Explaining the steep rise in Food Prices

by Dave

The Standard
Interpreting these drivers becomes a useful exercise in deciding whether or not food prices are genuinely in a longer term bull market or not.

Driver number one: The number of mouths to feed. Clearly, this number is rising.

However, rising populations do not in isolation support an extended bull run in prices. Food has a relatively “short run elasticity of supply” feature in that if prices rise because of supply needs, farmers are quick to plant more crops.

This supply-demand elasticity is longer with, say, base metals because of the time it takes to recover the material from the ground.

Driver number two: Rising wealth of populations is a factor that works with driver one to complicate the supply/demand factor.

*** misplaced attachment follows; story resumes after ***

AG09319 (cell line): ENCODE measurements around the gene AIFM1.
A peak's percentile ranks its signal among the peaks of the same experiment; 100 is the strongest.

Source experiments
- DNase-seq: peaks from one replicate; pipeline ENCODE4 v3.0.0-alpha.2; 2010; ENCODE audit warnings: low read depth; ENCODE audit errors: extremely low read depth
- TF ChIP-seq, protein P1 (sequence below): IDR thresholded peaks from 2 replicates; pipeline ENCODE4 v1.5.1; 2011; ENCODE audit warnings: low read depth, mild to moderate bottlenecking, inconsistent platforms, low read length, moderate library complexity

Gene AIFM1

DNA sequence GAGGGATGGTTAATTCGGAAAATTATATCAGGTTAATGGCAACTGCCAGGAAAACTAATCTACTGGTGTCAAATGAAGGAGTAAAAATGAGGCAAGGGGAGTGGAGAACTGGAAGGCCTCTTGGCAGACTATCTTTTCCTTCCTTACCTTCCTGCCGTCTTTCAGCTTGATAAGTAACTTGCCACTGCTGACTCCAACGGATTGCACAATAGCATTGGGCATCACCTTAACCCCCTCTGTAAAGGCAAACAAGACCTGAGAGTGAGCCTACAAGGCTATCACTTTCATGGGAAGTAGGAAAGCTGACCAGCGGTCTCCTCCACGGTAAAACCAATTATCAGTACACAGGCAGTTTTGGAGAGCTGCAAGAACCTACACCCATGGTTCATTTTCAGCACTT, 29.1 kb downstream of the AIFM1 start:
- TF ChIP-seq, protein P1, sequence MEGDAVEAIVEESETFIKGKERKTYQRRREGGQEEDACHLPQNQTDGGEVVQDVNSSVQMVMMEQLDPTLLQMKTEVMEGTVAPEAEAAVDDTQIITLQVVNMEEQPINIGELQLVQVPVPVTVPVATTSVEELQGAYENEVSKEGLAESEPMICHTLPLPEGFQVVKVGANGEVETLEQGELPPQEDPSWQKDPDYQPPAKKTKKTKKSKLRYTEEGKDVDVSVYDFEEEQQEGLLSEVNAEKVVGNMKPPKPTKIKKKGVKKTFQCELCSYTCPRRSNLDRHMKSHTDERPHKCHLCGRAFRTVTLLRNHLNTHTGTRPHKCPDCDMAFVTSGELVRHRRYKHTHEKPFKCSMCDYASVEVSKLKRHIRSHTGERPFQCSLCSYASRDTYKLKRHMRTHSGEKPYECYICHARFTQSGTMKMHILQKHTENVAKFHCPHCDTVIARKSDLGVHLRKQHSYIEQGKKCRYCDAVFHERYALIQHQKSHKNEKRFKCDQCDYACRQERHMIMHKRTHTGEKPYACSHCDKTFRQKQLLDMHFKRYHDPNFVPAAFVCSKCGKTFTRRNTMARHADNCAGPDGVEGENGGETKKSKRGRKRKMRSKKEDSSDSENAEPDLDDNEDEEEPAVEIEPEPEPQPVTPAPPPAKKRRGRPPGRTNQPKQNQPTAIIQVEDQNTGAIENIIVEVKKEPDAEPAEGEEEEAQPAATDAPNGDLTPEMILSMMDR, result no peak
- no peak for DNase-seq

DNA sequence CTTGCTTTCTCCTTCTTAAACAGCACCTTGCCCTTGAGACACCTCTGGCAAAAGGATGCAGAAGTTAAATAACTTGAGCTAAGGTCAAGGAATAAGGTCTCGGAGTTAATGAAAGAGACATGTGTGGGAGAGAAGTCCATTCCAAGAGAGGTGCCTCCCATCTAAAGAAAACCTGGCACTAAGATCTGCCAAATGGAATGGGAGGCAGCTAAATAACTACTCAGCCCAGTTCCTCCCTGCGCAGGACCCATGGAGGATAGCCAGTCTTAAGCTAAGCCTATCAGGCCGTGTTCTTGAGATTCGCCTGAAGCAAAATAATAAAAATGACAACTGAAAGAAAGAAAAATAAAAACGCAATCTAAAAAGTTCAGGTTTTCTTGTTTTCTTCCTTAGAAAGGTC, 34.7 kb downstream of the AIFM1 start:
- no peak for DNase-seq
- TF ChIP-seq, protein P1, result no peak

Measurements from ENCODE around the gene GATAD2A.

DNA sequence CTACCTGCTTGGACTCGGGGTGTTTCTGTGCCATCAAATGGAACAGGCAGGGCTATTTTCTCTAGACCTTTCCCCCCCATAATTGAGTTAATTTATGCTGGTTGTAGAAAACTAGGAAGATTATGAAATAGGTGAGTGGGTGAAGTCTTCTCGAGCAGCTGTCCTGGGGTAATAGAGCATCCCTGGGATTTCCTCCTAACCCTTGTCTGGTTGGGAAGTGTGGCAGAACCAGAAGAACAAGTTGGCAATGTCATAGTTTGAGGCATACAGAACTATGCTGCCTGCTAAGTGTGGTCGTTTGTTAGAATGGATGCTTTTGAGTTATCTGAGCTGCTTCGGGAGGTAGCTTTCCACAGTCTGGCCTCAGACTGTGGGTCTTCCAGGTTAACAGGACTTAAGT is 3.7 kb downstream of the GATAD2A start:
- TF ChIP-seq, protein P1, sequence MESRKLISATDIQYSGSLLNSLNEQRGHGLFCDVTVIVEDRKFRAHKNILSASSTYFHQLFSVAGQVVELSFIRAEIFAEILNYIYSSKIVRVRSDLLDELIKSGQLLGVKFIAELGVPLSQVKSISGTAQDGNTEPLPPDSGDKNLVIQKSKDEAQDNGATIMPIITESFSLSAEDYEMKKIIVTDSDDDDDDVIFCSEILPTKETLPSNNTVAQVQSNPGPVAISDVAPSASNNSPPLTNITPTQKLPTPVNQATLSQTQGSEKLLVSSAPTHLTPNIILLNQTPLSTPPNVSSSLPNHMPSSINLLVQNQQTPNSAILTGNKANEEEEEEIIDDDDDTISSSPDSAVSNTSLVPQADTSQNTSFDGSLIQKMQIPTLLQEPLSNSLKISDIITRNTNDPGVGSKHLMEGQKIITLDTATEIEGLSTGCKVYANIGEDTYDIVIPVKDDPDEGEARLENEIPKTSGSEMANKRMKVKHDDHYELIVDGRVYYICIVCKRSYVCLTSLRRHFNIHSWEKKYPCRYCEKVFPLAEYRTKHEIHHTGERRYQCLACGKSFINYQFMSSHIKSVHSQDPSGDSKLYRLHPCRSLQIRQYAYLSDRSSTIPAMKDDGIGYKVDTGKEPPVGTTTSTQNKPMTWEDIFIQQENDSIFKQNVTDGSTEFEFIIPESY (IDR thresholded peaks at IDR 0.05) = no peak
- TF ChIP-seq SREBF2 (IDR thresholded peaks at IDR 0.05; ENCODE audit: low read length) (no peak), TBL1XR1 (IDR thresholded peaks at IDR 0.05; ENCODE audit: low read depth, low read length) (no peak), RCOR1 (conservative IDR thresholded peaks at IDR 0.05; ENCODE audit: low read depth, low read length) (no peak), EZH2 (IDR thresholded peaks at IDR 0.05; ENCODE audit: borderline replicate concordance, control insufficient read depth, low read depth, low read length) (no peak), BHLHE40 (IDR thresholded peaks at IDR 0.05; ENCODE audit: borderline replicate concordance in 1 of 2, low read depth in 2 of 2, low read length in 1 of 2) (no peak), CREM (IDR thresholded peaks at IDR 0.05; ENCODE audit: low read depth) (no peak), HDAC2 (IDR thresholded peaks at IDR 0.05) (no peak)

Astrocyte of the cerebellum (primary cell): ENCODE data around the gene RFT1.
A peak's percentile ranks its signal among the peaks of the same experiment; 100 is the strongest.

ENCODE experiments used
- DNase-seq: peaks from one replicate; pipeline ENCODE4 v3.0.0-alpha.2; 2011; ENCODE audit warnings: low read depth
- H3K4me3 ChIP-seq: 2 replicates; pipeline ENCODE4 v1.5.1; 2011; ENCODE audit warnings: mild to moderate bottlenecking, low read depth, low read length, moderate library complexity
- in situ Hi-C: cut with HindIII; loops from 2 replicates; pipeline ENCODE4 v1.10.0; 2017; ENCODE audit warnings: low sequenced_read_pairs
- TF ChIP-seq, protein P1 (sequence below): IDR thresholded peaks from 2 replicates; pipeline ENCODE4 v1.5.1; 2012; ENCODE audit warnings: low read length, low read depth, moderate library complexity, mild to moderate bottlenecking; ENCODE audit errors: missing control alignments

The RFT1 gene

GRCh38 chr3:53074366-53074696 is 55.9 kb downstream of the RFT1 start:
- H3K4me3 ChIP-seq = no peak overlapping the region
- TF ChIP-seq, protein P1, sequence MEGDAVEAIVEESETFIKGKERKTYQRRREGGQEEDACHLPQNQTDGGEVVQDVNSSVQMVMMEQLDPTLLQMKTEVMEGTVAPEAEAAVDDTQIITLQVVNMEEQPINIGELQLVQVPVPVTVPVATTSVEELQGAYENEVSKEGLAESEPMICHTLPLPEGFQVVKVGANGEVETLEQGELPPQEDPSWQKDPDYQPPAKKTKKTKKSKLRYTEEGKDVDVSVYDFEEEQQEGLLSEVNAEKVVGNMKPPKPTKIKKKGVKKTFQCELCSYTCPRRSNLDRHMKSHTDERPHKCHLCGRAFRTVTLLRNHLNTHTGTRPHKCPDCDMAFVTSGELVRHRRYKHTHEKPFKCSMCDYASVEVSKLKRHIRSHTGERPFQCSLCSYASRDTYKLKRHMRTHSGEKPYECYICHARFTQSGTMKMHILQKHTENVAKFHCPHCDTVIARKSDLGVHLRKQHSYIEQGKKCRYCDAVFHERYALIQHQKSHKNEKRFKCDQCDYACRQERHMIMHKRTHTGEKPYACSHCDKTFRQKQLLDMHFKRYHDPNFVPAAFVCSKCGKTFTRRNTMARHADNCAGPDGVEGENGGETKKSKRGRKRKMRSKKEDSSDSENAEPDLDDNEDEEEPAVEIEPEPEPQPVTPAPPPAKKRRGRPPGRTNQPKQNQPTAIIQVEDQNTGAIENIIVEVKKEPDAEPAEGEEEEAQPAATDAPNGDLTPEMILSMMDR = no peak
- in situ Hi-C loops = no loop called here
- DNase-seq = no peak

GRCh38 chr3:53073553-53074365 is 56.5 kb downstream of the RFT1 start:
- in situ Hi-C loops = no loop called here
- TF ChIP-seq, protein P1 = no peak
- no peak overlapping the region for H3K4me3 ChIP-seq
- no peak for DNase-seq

A key part of impending resource scarcity is blamed on the rise in per capita consumption. From a food perspective, one trait that surfaces is the change in diet from cereal consumption to meat consumption.

Asian palates have grown since 1990 from 16.7 kilogram per head of meat per annum to 27.8 kg per head.

Importantly, this trend has a leveraged effect on the need for grain as it takes 7 kg of feedstock grain to produce one kg of beef.

Driver three: Largely a US phenomenon at present but capable of becoming global: the 2007 US Energy Act is committed to a fourfold increase in biofuel output by 2022.